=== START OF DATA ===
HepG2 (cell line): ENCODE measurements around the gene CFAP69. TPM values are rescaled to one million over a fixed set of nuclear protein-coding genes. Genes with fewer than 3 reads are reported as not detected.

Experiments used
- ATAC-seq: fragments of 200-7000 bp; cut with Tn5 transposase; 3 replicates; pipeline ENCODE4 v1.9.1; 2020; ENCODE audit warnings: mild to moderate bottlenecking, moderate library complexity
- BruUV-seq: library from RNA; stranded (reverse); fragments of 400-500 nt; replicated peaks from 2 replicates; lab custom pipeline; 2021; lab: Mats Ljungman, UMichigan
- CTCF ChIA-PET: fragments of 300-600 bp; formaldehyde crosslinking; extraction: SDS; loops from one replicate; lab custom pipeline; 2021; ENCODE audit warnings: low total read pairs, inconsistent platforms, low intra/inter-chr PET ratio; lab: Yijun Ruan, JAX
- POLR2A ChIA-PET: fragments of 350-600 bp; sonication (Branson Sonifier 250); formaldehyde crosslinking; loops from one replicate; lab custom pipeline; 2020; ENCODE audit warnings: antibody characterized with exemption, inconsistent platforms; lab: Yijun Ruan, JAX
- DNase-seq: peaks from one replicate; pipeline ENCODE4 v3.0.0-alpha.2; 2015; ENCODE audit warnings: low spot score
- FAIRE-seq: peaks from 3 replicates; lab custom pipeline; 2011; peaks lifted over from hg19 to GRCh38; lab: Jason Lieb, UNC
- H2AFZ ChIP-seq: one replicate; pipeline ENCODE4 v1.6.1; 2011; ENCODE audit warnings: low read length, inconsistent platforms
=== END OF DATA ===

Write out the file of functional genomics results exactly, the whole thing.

HepG2 (cell line): ENCODE measurements around the gene CFAP69. TPM values are rescaled to one million over a fixed set of nuclear protein-coding genes. Genes with fewer than 3 reads are reported as not detected.

Experiments used
- ATAC-seq: fragments of 200-7000 bp; cut with Tn5 transposase; 3 replicates; pipeline ENCODE4 v1.9.1; 2020; ENCODE audit warnings: mild to moderate bottlenecking, moderate library complexity
- BruUV-seq: library from RNA; stranded (reverse); fragments of 400-500 nt; replicated peaks from 2 replicates; lab custom pipeline; 2021; lab: Mats Ljungman, UMichigan
- CTCF ChIA-PET: fragments of 300-600 bp; formaldehyde crosslinking; extraction: SDS; loops from one replicate; lab custom pipeline; 2021; ENCODE audit warnings: low total read pairs, inconsistent platforms, low intra/inter-chr PET ratio; lab: Yijun Ruan, JAX
- POLR2A ChIA-PET: fragments of 350-600 bp; sonication (Branson Sonifier 250); formaldehyde crosslinking; loops from one replicate; lab custom pipeline; 2020; ENCODE audit warnings: antibody characterized with exemption, inconsistent platforms; lab: Yijun Ruan, JAX
- DNase-seq: peaks from one replicate; pipeline ENCODE4 v3.0.0-alpha.2; 2015; ENCODE audit warnings: low spot score
- FAIRE-seq: peaks from 3 replicates; lab custom pipeline; 2011; peaks lifted over from hg19 to GRCh38; lab: Jason Lieb, UNC
- H2AFZ ChIP-seq: one replicate; pipeline ENCODE4 v1.6.1; 2011; ENCODE audit warnings: low read length, inconsistent platforms